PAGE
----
The day – Delayed trains start running again after a tree fell on wires and caught fire

Trains in Connecticut and Rhode Island began to run again hours after New London firefighters and Amtrak said a tree fell on wires over New London tracks on Saturday night.

“The tree has been removed and Amtrak is working to resume service as soon as possible,” Amtrak public relations manager Olivia Irvin said in an email late Saturday night.

A passenger on train 167, which had stopped between stations north of New London, said the train started running again around 10:54 p.m. Train 169 has also since started running again.

New London Fire Battalion chief Mark Waters said the department received the call at 5.35pm that a tree had fallen onto the catenary wires – the overhead wires that supply trains – then caught fire and was burning above the wires. He said around 9:20 p.m. the tree was still on the wires and Amtrak had crews on the tracks.

He said the tree fell near the Ocean Avenue overpass. There are no casualties.

A darkened Amtrak train blocked the State Street crossing next to the city’s Union Station for several hours.

CC Walsh of Boston, who was returning home on the Amtrak train on Saturday evening from a job interview in New York, said Amtrak police and a conductor told him the train hit trees a few miles in rear and that the trees had caught fire.

“We were told the power lines were down on both lanes,” she said.

Walsh said it took him a while to realize the train had stopped around 5:30 p.m. The electricity on the train went out and passengers were getting up and walking around, she said. They waited over an hour for a specialist team to arrive to deal with the downed power lines. The train ran out of water, she said.

The passengers were eventually allowed to get off the train. Walsh said she was told she could make other travel arrangements.

A Shore Line East train sat higher on the tracks. Several passengers on that train bound for New Haven huddled on the platform, seated on benches and stairs, their luggage strewn around them, waiting for the trains to start rolling again.

Waters said the fire department responded, but has since referred the situation to Amtrak. He said firefighters couldn’t put out the fire due to high voltage in the catenary wires, so they had to wait for the power to go out, which took about 45 minutes. He said that after the electricity went out, the tree above the wires was still smoking, but it finally stopped.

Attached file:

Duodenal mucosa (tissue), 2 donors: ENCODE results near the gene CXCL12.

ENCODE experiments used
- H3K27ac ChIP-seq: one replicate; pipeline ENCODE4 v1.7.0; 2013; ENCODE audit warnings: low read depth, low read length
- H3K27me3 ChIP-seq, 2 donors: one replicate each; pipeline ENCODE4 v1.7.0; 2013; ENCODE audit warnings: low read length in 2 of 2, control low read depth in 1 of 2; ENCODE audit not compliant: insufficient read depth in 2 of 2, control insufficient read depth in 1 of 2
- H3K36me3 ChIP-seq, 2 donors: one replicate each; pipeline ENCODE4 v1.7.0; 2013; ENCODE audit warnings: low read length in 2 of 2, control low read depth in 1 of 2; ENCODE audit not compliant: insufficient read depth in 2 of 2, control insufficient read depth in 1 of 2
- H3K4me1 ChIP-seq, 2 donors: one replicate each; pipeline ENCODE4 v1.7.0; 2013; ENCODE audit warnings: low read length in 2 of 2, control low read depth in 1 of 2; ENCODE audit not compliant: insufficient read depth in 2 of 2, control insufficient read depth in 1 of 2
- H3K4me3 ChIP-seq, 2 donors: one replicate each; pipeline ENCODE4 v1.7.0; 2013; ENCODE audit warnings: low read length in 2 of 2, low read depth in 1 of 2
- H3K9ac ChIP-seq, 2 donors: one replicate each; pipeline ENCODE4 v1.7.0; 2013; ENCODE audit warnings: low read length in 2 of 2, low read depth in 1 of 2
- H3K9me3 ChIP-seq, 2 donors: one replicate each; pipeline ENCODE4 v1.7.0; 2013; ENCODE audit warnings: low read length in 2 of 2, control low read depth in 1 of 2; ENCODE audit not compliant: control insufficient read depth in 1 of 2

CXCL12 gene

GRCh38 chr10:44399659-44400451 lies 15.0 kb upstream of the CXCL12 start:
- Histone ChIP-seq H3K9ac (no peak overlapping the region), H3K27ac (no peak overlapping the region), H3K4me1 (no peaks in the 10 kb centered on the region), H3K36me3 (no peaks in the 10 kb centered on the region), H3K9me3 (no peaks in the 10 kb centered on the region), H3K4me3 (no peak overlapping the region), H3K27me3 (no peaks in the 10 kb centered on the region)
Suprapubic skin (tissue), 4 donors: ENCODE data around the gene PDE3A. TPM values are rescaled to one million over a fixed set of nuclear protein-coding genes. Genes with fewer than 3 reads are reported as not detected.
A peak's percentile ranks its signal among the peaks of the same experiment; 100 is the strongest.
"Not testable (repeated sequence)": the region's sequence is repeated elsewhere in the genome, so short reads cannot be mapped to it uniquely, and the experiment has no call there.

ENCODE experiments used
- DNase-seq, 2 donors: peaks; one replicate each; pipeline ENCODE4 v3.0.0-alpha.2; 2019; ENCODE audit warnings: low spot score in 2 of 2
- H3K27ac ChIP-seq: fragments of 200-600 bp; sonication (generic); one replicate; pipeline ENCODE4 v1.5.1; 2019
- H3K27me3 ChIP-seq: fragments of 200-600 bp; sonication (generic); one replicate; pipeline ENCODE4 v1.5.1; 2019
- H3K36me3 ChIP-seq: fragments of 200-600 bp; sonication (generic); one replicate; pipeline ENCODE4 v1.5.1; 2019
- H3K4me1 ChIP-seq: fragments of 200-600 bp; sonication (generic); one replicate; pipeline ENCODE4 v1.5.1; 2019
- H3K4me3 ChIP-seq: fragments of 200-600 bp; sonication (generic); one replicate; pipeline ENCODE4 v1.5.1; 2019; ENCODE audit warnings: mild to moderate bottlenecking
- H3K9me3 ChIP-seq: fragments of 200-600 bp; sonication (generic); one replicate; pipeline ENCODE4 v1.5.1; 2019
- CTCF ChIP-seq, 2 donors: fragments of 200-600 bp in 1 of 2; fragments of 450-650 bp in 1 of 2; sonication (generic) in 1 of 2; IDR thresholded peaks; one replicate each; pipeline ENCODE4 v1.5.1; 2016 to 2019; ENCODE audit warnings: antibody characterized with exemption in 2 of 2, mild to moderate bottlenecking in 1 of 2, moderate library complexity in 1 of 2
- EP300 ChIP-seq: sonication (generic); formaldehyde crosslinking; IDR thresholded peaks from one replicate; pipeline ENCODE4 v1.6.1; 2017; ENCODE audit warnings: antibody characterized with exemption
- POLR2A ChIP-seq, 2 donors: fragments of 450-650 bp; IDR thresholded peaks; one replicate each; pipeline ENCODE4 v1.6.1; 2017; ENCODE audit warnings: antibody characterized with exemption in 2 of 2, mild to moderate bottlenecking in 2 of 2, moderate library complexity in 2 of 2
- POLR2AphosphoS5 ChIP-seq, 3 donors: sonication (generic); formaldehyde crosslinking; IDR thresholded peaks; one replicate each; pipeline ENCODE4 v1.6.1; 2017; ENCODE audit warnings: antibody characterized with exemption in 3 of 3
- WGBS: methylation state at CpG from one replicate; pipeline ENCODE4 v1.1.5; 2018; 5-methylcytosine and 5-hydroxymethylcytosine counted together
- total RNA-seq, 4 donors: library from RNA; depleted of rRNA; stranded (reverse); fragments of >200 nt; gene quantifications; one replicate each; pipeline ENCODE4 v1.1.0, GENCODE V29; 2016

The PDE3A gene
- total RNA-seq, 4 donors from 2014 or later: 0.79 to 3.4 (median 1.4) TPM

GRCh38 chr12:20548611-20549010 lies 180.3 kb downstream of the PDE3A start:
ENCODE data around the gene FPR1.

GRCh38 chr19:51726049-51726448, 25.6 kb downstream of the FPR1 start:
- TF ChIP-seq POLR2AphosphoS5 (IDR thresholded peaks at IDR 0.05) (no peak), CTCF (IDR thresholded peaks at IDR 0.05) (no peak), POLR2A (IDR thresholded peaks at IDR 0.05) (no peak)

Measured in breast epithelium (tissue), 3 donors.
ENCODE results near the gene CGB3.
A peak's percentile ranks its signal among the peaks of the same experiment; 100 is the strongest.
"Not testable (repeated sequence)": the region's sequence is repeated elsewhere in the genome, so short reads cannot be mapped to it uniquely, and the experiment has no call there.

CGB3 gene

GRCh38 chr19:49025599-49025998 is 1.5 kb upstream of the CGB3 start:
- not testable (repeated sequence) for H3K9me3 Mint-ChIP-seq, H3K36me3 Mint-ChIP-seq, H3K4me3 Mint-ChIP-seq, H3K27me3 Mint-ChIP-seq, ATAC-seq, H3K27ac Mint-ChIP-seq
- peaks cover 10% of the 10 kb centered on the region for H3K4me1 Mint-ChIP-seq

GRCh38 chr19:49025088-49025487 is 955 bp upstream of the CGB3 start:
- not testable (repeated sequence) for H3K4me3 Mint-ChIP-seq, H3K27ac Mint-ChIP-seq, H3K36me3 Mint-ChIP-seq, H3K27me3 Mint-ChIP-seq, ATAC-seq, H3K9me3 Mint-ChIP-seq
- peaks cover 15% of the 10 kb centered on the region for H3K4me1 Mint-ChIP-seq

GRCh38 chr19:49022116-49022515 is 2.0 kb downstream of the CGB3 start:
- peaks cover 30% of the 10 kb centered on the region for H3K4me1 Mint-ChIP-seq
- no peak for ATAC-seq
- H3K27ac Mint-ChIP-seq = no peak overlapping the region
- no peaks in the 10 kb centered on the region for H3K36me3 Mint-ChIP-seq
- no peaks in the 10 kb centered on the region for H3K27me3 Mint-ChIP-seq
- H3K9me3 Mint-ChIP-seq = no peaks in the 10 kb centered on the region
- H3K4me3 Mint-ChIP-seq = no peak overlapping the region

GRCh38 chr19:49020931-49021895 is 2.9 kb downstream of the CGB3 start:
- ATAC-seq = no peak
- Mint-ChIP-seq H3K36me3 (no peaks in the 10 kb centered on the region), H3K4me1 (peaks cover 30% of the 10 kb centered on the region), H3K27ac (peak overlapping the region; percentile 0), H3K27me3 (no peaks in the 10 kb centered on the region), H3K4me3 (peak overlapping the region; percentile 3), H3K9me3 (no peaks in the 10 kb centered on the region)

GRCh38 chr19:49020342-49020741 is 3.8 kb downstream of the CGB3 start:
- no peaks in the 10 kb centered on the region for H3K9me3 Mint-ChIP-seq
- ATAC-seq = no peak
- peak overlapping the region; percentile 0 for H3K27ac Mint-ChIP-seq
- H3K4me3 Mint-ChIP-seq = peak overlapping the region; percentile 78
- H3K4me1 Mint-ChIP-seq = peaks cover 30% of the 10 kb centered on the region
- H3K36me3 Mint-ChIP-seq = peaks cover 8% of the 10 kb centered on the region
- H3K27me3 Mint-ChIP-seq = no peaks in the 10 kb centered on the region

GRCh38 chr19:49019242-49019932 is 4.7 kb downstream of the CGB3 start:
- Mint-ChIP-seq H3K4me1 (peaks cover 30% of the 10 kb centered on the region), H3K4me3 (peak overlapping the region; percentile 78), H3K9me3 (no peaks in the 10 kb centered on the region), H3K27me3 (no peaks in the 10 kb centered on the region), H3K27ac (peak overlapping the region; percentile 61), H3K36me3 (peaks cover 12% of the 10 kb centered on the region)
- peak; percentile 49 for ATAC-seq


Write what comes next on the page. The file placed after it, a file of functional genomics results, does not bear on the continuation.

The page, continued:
Maggie Vatter is one of the people stuck in New London, and she’s trying to get back from New York to Boston for her younger sister’s wedding on Sunday morning.

She said she went to New York to pick up car parts for the 1966 Pontiac GTO that she was going to give her sister as a wedding present. Speaking shortly after 9:30 p.m., Vatter had been stuck at Union Station for several hours.

She said passengers received periodic updates over the intercom, but the updates were inconsistent as to when they were departing.

“It’s just kind of a mess, but I try to keep the good faith,” she said.

Other passengers expressed their frustration on Twitter about Amtrak’s lack of updates.

Amtrak Northeast tweeted at 6:33 p.m.: “Due to firefighter activity near the tracks, all trains running west of New London (NLC) are temporarily halted. Updates will follow as further information will be provided.” Amtrak said shortly after that train 88 was stopped in New London, Acela train 2254 in New Haven and train 167 in Westerly.

Amtrak tweeted at 7:50 p.m. that train 194 is stopped at Old Saybrook, at 8:43 p.m. that train 169 is stopped at Kingston and at 8:50 p.m. that train 168 is stopped at New Haven, all “due to the firefighters activity near the slopes.”

A message was left for Amtrak.

This is a developing story.

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